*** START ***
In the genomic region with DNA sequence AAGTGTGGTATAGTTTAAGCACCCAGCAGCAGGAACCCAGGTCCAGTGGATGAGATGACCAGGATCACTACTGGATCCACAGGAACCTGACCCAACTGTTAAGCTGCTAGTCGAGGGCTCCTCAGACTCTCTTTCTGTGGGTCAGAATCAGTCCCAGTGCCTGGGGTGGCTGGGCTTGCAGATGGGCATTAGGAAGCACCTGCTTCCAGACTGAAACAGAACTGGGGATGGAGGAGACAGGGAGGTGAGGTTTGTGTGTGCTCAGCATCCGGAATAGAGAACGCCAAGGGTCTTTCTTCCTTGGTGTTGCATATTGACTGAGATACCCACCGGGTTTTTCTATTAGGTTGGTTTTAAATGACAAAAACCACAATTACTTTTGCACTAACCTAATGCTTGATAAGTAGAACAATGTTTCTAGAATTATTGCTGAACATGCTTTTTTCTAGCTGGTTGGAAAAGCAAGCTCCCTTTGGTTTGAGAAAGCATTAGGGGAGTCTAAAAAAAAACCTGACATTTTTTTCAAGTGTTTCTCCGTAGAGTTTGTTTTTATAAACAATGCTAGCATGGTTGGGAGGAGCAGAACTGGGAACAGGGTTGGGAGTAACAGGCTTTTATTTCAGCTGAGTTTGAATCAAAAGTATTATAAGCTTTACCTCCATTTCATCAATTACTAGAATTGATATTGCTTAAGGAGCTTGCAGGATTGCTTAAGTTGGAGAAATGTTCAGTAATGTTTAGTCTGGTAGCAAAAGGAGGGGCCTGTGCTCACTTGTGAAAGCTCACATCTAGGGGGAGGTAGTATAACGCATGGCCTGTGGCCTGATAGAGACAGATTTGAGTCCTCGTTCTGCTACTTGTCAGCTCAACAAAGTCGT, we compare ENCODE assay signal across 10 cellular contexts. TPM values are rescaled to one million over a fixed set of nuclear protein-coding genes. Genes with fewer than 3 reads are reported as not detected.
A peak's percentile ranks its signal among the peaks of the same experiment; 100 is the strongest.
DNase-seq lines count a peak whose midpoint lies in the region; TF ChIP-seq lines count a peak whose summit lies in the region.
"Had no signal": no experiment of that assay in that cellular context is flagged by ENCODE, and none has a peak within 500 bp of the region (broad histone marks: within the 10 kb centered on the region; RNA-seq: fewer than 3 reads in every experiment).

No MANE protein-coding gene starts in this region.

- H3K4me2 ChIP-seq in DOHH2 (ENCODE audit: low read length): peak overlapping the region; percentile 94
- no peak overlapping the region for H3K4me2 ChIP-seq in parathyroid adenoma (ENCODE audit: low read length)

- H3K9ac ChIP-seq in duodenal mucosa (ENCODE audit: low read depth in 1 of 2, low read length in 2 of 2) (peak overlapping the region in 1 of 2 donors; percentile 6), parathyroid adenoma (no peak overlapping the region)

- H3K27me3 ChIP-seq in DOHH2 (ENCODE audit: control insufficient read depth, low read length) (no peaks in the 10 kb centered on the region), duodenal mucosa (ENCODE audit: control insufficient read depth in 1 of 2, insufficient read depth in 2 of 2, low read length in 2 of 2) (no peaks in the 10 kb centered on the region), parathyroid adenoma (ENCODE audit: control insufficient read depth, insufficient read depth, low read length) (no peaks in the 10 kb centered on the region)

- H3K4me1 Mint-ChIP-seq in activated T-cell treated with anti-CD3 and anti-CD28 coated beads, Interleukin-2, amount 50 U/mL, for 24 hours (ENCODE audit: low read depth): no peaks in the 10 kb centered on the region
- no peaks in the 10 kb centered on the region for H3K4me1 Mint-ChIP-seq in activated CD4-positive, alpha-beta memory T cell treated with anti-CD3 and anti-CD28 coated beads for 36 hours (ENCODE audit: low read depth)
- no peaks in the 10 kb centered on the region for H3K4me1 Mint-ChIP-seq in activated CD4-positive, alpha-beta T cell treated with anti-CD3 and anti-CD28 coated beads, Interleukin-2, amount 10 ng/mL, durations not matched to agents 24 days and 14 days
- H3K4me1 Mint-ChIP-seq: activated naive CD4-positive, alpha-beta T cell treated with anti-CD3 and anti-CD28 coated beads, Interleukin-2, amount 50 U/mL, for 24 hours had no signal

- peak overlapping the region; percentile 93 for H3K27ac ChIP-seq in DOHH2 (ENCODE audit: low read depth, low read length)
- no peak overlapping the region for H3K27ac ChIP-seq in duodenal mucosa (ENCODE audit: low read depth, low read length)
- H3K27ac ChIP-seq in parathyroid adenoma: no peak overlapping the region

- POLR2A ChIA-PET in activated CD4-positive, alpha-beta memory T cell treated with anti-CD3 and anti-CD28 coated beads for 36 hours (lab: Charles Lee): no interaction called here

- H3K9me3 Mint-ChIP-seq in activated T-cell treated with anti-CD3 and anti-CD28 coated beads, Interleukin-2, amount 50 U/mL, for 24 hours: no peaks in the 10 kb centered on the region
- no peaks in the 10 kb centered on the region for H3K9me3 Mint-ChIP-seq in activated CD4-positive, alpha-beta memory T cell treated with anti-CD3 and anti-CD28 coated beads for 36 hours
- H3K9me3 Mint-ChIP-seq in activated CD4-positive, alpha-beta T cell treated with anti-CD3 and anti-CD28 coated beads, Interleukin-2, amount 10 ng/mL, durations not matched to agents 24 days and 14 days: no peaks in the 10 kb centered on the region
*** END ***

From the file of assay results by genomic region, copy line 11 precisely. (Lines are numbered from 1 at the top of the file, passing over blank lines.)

- no peaks in the 10 kb centered on the region for H3K4me1 Mint-ChIP-seq in activated CD4-positive, alpha-beta memory T cell treated with anti-CD3 and anti-CD28 coated beads for 36 hours (ENCODE audit: low read depth)